As is the wont of the presidents, Tibbet slowly narrowed the field. This person cofounded a theater company that is a training ground for actors, writers, directors. Charitable and altruistic efforts Continue reading “Gary Sinise, humanitarian and actor, is Grand Marshal for 2018 Rose Parade”

Guessing game: Who will the 2018 Rose Parade Grand Marshal be?

by Laura Berthold Monteros

There are two questions people ask when it comes to the Tournament of Roses Grand Marshal: Who will it be? and When will it be announced?” The answer to the second is probably the last week in October, but the answer to the first is up for grabs. Who will ride down Colorado Blvd. in a spiffy car at the Rose Parade on Jan. 1, 2018? Guess along with me.

Some clues

Courtesy Pasadena Tournament of Roses
  • The theme of the 129th Tournament of Roses is “Making a Difference.” Pres. Lance Tibbet describes it as celebrating “the power of kindness and the people in our communities that make a positive difference without reservation.”
  • There are some key words that stand out. “Communities” implies local difference-makers, those people who may not be terribly famous, but who see a need and meet it. “Without reservation” might imply that the person acts without considering what it might cost her personally, and without any idea of gaining from it herself. “Kindness” is especially important. The Grand Marshal will not be someone who only gives money.
  • The poster, which looks like a grafitti-covered wall, has a graphic that reads “human + kind” with u + i in light blue letters. This might mean that the Grand Marshal will be someone who makes a difference by enabling others to do so.

Continue reading “Guessing game: Who will the 2018 Rose Parade Grand Marshal be?”

Los Angeles and Grand Marshals make a rosy bid for the 2024 Olympics at the Rose Parade (photos)

An angel for the City of Angels, a sunburst for sunny Southern California, and a rainbow for the variety of cultures and experiences in the area—what could say LA more fittingly? The LA 2024 Olympics logo bursts from the iconic Olympic venue, the Los Angeles Memorial Coliseum on the 2017 Los Angeles Rose Parade float..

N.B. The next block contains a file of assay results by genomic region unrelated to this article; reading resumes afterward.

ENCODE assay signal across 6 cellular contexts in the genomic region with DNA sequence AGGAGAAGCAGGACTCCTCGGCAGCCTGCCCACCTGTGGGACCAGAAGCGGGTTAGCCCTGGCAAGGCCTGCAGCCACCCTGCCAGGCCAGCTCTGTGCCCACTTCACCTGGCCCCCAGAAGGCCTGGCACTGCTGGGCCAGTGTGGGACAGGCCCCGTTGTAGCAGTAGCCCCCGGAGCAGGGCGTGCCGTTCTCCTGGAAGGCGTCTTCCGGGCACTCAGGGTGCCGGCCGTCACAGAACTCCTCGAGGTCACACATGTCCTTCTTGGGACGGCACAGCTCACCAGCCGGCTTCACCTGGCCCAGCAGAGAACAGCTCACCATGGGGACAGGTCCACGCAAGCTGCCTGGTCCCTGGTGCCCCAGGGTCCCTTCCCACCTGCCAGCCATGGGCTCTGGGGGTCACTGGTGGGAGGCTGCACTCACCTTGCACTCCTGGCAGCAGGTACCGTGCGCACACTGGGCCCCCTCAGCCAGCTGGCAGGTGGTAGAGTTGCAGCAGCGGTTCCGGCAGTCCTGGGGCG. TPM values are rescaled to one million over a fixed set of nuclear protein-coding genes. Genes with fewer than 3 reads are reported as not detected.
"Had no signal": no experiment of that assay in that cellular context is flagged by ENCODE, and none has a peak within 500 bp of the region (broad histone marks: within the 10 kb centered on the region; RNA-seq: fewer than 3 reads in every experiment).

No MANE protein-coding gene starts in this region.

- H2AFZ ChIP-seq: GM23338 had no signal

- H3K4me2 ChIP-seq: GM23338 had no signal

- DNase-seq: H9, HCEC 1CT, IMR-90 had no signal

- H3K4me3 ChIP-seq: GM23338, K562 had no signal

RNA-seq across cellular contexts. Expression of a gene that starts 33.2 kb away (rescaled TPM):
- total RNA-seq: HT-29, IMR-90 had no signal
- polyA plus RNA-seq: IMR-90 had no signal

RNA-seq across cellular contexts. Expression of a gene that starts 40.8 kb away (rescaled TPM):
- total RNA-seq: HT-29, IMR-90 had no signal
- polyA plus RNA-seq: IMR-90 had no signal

The LA 2024 Olympics logo bursts from the iconic LA Memorial Coliseum.

by Laura Berthold Monteros

In choosing the three co-Grand Marshals for the 128th Tournament of Roses Parade, Pres. Brad Ratliff had a brilliant idea, but it came rather later in the game that usual. In conjunction—or perhaps collusion—with the City of Los Angeles’ float entry, “Follow the Sun,” he chose three Olympians who are also coincidently part of the LA 2024 Olympic bid effort. The float was announced earlier in the year, but the Grand Marshals weren’t announced until November, 2016. They only had a few weeks’ notice before being publicly presented.

Be sure to check out the photo gallery at the end for more about the float and the Grand Marshals.

The Olympians, Janet Evans, Greg Louganis, and Allyson Felix, followed the 119th consecutive Los Angeles float in the Rose Parade on Jan. 2, 2017. The float was presented by Los Angeles Tourism & Convention Board and LA 2024, and featured the beloved symbol of the Los Angeles Olympics, whether 1932, 1984, or 2024—the iconic peristyle and flaming torch of the Memorial Coliseum. The city is the US Candidate City for the 2024 Olympic and Paralympic Games, and Evans serves as the Vice Chairperson and Chair of the LA 2024 Bid Committee’s Athletes’ Commission and Director of Athlete Continue reading “Los Angeles and Grand Marshals make a rosy bid for the 2024 Olympics at the Rose Parade (photos)”

Grand Marshals Evans, Louganis, and Felix try out their Rose Parade rides

by Laura Berthold Monteros

We were tipped off that the three Grand Marshals and their families would be at the car decorating tent on Saturday to sit in the classic automobiles that will drive them down Colorado Blvd. in the 128th Tournament of Roses Parade. The parade is held on Monday, Jan. 2, 2017 because of the “Never on Sunday” rule. Olympians Janet Evans, Greg Louganis, and Allison Felix climbed into the cars with huge grins on their faces. Be sure to take a look at the photos below.